When planning the test cases it is important to define the test steps, display the test data, identify validation criteria, store test artefacts, define the roles and responsibilities, project the test schedule, identify test acceptance criteria, define the test procedure format standards, and ensure that the test plan provides complete traceability from requirement to test analysis. Implementing a test design and plan that follows design standards allows testers to develop test scripts that are reusable for incremental software evolution.
Execution of test scripts and test analysis
Some points need to be kept in mind during test script execution. During automation testing, the need is to ensure that the test script covers all relevant functional requirements of the test case and the script is stable so that it can perform in multiple test environments and browsers. Finally, the testing team has to analyze the test outputs and assess the time taken to complete the test cases and to generate a comprehensive report that highlights the requirement coverage, incident status, and test execution metrics.
Defect Lifecycle Management
It is also important to have a strong defect life cycle management process. The defect life cycle is related to the identification of a bug during the testing process and is the journey of that defect through its lifetime. Defect life cycle management involves the linking of the defects to the test cases and the software requirement.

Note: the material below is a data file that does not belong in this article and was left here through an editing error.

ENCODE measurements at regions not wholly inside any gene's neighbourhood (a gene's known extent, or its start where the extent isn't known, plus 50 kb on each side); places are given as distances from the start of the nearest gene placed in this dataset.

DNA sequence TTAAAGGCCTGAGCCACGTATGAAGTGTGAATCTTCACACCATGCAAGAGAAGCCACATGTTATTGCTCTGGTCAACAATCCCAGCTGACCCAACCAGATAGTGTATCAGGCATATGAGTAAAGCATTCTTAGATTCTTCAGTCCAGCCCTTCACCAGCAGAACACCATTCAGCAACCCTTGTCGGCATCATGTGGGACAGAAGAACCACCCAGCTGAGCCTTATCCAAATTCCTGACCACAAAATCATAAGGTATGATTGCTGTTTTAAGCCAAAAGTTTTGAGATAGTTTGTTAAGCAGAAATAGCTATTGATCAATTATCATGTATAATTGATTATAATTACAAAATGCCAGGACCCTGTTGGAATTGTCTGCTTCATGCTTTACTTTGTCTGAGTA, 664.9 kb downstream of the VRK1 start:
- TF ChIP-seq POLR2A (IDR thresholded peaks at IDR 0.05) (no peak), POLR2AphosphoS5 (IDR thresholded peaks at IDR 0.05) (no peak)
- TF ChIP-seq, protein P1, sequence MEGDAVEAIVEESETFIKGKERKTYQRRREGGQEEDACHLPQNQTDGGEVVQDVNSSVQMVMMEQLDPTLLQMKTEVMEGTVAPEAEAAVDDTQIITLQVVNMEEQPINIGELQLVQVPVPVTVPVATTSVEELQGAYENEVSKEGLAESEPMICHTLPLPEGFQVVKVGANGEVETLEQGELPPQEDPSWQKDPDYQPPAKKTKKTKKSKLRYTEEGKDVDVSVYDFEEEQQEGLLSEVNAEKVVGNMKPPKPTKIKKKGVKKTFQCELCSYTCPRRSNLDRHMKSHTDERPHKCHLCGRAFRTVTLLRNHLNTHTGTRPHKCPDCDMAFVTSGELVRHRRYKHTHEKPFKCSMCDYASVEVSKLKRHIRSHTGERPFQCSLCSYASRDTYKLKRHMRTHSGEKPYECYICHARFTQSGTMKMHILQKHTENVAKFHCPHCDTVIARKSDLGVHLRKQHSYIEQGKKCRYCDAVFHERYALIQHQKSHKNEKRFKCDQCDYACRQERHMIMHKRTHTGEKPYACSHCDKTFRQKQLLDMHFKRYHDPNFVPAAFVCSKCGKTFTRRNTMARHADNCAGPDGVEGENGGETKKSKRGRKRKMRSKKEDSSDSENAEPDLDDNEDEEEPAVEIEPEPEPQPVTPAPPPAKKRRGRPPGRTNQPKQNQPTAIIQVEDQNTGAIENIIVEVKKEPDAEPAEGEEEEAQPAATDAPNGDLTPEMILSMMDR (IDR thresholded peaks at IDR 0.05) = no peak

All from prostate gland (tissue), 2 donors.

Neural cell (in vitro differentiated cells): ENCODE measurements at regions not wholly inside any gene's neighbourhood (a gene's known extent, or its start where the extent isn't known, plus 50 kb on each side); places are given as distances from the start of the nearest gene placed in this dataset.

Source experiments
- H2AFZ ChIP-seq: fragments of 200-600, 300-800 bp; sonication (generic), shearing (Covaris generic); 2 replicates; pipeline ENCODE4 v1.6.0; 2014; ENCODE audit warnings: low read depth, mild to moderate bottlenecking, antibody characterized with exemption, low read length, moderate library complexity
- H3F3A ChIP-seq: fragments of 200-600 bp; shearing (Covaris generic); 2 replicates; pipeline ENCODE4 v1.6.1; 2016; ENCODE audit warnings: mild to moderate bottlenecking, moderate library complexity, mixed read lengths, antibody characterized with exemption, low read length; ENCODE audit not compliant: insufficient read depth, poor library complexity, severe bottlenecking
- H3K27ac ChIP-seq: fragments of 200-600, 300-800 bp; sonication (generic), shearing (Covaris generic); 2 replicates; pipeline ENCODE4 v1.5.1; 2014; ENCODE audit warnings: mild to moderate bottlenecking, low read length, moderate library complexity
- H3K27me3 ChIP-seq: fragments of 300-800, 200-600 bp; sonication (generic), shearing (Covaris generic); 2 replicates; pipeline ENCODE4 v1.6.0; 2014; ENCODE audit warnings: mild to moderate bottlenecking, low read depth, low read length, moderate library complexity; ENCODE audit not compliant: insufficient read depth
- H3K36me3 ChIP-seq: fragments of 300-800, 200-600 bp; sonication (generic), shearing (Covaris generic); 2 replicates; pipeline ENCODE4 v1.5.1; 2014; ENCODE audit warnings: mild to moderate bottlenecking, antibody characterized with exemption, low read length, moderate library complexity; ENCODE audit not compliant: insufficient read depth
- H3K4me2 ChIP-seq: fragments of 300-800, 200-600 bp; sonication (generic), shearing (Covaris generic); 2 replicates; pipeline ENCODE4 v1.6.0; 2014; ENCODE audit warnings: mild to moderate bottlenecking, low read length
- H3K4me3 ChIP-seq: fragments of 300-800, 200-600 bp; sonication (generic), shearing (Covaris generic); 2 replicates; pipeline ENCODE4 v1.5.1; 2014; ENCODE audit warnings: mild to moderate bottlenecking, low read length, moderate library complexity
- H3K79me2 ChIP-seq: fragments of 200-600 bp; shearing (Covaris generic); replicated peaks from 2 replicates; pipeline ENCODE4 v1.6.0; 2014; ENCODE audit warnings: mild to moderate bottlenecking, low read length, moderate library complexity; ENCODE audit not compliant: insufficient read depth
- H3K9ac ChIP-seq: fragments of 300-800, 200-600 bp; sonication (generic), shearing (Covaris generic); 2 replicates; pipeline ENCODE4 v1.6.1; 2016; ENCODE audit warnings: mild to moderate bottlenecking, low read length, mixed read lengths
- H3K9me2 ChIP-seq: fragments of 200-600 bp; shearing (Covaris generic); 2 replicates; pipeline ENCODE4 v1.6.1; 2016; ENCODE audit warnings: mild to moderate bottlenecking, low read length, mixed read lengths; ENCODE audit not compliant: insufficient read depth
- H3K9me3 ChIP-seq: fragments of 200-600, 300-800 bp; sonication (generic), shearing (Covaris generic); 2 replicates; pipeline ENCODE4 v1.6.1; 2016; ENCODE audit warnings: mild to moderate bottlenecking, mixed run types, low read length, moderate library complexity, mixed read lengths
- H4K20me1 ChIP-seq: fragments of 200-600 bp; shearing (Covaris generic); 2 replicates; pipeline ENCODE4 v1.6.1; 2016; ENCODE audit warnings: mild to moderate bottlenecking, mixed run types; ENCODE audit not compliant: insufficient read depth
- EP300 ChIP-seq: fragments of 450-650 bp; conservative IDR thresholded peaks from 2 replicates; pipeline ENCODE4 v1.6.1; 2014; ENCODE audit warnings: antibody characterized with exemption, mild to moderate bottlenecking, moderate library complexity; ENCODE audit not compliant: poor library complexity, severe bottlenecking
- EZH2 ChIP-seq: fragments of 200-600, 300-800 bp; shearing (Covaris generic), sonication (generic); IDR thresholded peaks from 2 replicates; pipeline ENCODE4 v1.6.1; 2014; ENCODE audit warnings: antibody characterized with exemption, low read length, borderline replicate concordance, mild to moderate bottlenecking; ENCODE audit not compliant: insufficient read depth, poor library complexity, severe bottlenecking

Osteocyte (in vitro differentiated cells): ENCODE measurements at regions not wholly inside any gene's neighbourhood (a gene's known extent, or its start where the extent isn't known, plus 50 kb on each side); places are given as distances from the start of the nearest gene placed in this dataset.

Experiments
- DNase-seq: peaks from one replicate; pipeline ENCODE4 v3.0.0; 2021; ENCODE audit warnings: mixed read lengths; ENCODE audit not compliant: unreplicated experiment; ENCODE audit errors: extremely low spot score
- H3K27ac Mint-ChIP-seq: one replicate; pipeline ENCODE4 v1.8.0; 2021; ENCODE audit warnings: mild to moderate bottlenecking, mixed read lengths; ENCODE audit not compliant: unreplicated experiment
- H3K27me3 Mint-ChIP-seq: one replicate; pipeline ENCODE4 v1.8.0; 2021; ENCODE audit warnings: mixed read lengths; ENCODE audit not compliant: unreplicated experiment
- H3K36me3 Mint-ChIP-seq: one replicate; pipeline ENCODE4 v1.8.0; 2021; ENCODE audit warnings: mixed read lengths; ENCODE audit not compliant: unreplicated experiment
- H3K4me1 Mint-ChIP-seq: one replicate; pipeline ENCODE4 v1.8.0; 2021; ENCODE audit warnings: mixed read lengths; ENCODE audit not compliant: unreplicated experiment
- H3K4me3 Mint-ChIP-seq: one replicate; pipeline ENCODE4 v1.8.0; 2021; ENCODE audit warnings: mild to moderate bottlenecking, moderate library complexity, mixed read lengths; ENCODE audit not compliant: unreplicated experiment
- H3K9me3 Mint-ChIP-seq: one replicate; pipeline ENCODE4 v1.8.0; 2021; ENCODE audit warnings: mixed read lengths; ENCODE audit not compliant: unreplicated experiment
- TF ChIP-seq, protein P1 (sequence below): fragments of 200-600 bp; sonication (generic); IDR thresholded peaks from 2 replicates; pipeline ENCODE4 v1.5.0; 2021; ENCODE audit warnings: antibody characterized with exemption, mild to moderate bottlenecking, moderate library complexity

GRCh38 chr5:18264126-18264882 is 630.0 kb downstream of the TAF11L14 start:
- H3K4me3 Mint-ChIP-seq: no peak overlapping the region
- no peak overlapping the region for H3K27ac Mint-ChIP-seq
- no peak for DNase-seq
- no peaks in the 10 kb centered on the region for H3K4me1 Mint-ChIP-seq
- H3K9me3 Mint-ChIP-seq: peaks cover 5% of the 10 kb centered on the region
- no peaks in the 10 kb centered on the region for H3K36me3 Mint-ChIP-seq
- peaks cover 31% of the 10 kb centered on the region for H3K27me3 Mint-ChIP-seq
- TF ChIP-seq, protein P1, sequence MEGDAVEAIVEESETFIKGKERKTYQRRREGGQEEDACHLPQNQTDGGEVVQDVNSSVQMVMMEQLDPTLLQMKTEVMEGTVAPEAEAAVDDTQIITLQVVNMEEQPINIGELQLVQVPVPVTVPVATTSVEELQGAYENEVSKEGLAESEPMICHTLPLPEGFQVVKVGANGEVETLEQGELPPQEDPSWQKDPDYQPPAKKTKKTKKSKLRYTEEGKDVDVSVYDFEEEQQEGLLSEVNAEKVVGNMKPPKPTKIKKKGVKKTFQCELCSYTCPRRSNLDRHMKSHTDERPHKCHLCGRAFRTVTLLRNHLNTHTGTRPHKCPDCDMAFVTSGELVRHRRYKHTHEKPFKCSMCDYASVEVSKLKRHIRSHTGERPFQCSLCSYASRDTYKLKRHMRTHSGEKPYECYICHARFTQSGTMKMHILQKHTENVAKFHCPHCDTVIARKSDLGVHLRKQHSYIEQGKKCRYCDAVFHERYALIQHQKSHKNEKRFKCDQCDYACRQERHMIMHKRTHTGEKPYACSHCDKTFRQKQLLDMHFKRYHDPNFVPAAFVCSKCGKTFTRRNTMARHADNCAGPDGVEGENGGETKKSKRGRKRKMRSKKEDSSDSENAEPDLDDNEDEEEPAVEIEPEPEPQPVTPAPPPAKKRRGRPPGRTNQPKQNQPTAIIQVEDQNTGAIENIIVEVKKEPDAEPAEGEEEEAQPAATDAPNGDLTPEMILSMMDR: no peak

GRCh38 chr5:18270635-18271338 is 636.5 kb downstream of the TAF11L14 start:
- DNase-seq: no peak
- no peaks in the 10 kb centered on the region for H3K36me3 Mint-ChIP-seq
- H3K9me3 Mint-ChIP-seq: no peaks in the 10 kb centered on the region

A bug has to go through several stages from identification to fixation:
1. The ‘New’ State – When a bug is identified and posted for the first time, it is given the ‘New’ status.
2. The ‘Assigned’ State – Once the lead tester identifies the bug as genuine it is assigned to the corresponding developer.
3. The ‘Open’ State/– During this stage, the developer is working on fixing the bug by analyzing the defect
4. The ‘Fixed’ State – Once the developer has identified the problem with the bug and made the necessary code changes and has verified those changes he assigns the ‘Fixed’ status to the bug.
After this, the fixed bug is re-sent to the tester for evaluation wherein the tester conducts retesting of the altered code and verifies if the bug fix has taken place. In case the bug still exists, the tester ‘reopens’ the bug and ‘closes’ the loop only once he/she feels that the bug no longer exists in the piece of code. We shall take a deeper dive into Defect Lifecycle in a subsequent blog.
When planning a test automation lifecycle it is also essential to take into consideration the expected path of evolution of the product. Thus, testing professionals have to identify which test cases will remain relevant, which can be reused and which will become redundant in the light of product iterations, upgrades, and fixes. To increase the lifecycle of an automation testing suite, testing professionals thus should steer clear of monolithic test plans and instead have smaller and independent test cases to increase the efficiency of the automation initiative. Identifying test automation maintenance needs like preventive, corrective and adaptive maintenance help in extending the life of an automated testing suite.
It seems apparent that just as the product evolves, so does the test strategy, the test automation, and even the defects – the need is to manage the complexity across the entire life cycle for each of these!